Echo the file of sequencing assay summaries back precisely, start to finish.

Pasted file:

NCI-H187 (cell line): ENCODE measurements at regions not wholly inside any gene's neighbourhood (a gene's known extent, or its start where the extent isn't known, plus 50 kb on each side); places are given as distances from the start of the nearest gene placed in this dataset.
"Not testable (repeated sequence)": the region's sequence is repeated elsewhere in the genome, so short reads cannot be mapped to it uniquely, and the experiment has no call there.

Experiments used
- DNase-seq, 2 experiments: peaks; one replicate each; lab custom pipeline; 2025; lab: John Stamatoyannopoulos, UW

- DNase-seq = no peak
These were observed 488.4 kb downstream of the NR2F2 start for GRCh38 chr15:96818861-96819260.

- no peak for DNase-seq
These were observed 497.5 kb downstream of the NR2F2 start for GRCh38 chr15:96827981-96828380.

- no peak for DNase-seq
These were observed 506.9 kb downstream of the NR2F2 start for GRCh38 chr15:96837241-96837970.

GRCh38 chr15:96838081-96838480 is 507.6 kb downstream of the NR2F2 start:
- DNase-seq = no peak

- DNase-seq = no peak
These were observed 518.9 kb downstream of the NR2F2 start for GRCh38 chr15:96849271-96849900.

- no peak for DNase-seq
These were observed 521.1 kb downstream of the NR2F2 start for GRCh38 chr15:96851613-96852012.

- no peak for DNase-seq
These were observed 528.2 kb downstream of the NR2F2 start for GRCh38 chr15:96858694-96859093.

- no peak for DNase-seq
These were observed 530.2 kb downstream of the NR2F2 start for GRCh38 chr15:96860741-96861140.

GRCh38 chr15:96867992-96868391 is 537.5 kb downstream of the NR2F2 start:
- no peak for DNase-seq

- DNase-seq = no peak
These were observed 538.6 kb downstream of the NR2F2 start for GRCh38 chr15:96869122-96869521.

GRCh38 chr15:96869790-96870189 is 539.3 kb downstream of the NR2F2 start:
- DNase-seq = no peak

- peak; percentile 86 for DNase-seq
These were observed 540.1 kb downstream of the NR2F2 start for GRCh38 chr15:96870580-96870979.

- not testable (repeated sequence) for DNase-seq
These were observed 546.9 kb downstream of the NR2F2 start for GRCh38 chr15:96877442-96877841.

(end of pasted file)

NCI-H187 (cell line): ENCODE measurements at regions not wholly inside any gene's neighbourhood (a gene's known extent, or its start where the extent isn't known, plus 50 kb on each side); places are given as distances from the start of the nearest gene placed in this dataset.
"Not testable (repeated sequence)": the region's sequence is repeated elsewhere in the genome, so short reads cannot be mapped to it uniquely, and the experiment has no call there.

Experiments used
- DNase-seq, 2 experiments: peaks; one replicate each; lab custom pipeline; 2025; lab: John Stamatoyannopoulos, UW

- DNase-seq = no peak
These were observed 488.4 kb downstream of the NR2F2 start for GRCh38 chr15:96818861-96819260.

- no peak for DNase-seq
These were observed 497.5 kb downstream of the NR2F2 start for GRCh38 chr15:96827981-96828380.

- no peak for DNase-seq
These were observed 506.9 kb downstream of the NR2F2 start for GRCh38 chr15:96837241-96837970.

GRCh38 chr15:96838081-96838480 is 507.6 kb downstream of the NR2F2 start:
- DNase-seq = no peak

- DNase-seq = no peak
These were observed 518.9 kb downstream of the NR2F2 start for GRCh38 chr15:96849271-96849900.

- no peak for DNase-seq
These were observed 521.1 kb downstream of the NR2F2 start for GRCh38 chr15:96851613-96852012.

- no peak for DNase-seq
These were observed 528.2 kb downstream of the NR2F2 start for GRCh38 chr15:96858694-96859093.

- no peak for DNase-seq
These were observed 530.2 kb downstream of the NR2F2 start for GRCh38 chr15:96860741-96861140.

GRCh38 chr15:96867992-96868391 is 537.5 kb downstream of the NR2F2 start:
- no peak for DNase-seq

- DNase-seq = no peak
These were observed 538.6 kb downstream of the NR2F2 start for GRCh38 chr15:96869122-96869521.

GRCh38 chr15:96869790-96870189 is 539.3 kb downstream of the NR2F2 start:
- DNase-seq = no peak

- peak; percentile 86 for DNase-seq
These were observed 540.1 kb downstream of the NR2F2 start for GRCh38 chr15:96870580-96870979.

- not testable (repeated sequence) for DNase-seq
These were observed 546.9 kb downstream of the NR2F2 start for GRCh38 chr15:96877442-96877841.